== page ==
Wobbly time for college tuition

A new report shows signs of moderation in rate hikes. But the economic downturn could quickly send prices up.

By , Staff writer of The Christian Science Monitor

In response to mounting public frustration, colleges and universities – along with government officials – have been trying to rein in prices and boost financial aid. For this academic year, the average sticker price of four-year colleges was up less than 1 percent over inflation, and financial aid was up about 5.5 percent over inflation in 2007-08.

The data come from two annual reports released Wednesday by the College Board, a nonprofit association in New York. But those glimmers of hope look less shiny when considering that the Consumer Price Index, a measure of the inflation rate, was up 5.6 percent during the period that college prices were evaluated.

Any good news now also seems overshadowed by an economic downturn that, if not reversed fast, is expected to lead to tuition spikes – as early as next semester in some states.

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"It's certainly a relief that college prices didn't rise more rapidly than other prices this year," says Sandy Baum, senior policy analyst at the College Board and coauthor of the reports. But "what's important is the whole picture of … college affordability: You have to look at what's happening to incomes, and … the nontuition costs associated with college, and the student aid available to help people pay."

National averages can mask a wide range in prices. These reports show regional differences, and for the first time they give breakdowns such as the average price at public doctorate-granting universities ($7,307) versus publics that grant only bachelor's degrees ($5,604).

On the financial-aid side, the number of low-income students who received federal Pell Grants rose 5 percent, to 5.4 million in 2007-08. Because Congress raised the maximum amount of the grants, the inflation-adjusted value increased for the first time since 2002-03. But the maximum Pell Grant still covers only one-third of the average tuition, fees, and room and board at public four-year colleges. Grants from public institutions have also risen since the start of the decade.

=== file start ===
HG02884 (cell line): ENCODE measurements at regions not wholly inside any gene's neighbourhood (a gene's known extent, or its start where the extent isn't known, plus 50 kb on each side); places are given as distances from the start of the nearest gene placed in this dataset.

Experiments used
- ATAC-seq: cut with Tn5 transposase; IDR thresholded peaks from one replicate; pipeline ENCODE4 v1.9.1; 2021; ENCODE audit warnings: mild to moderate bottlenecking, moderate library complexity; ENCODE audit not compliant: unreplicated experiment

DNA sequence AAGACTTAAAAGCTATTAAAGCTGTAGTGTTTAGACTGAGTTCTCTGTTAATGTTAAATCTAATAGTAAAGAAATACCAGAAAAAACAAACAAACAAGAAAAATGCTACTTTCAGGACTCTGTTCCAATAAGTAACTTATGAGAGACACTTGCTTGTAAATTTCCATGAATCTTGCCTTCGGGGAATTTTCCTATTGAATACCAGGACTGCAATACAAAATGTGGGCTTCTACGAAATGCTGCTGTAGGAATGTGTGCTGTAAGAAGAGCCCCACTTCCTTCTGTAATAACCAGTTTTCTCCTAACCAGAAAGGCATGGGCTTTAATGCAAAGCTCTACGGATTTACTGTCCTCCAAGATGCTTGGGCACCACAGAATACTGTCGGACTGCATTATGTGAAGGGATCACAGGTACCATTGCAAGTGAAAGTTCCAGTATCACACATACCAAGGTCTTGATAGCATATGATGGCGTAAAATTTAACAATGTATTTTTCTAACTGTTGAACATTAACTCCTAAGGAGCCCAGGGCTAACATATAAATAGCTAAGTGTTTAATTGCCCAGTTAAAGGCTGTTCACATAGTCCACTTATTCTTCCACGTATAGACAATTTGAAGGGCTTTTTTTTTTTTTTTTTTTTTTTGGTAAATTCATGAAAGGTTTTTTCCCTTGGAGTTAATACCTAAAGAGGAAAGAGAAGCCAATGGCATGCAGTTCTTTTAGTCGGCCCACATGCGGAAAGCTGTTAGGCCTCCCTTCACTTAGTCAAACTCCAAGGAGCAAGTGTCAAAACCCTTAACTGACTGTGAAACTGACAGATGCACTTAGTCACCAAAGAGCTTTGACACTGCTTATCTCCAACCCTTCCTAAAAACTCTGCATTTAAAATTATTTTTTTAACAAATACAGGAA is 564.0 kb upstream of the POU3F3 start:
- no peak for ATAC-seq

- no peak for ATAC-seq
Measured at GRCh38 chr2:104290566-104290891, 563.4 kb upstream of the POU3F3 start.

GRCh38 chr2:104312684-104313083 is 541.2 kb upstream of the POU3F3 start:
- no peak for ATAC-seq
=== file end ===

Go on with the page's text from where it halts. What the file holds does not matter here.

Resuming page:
Aid isn't rising fast enough for groups concerned about college access and mounting student debt. Because of inflation, "there's even more competition for families' shrinking available cash," says Lauren Asher, associate director of the nonprofit Project on Student Debt in Berkeley, Calif.

That's one reason that families over the past decade have increasingly relied on private loans to cover some college costs. But this year's report shows that the volume of private loans declined by about 1 percent in 2007-08. That's partly because experts have urged families to maximize their use of federal loans first. And graduate students recently became eligible for more federal loans. The dip could also indicate the start of what will probably be a larger decline in private loans as a result of the credit crunch, Ms. Baum says.

One new policy that makes federal loans especially appealing: The payments that borrowers are expected to make will be proportional to their income starting in July 2009. "You can now count on having a loan payment that won't put you in the poorhouse," Ms. Asher says. While it makes sense to shop around for the best college options, she says, federal loans are worth considering if they can help a student attend full time or work less than 20 hours a week. "Being able to go full time, without stopping out, really increases your odds of actually graduating," she says.

Despite the general confusion and constriction in the credit markets, the government has ensured that federal loans are available.

Based on what's happened in past recessions, tough budget periods are now anticipated at both public and private colleges. On the public side, at least 17 states have already handed down budget cuts to their higher-education systems, which "will likely mean tuition increases," says Molly Corbett Broad, president of the American Council on Education, a research and advocacy group in Washington. "Even the places where the governor is trying to protect higher education, they're still going to take a big haircut," she says.

That could lead to bigger classes; freezes on hiring, travel, and equipment upgrades; and cutbacks on library and gym hours on campuses. "It all depends on how long this downturn lasts," Ms. Broad says.

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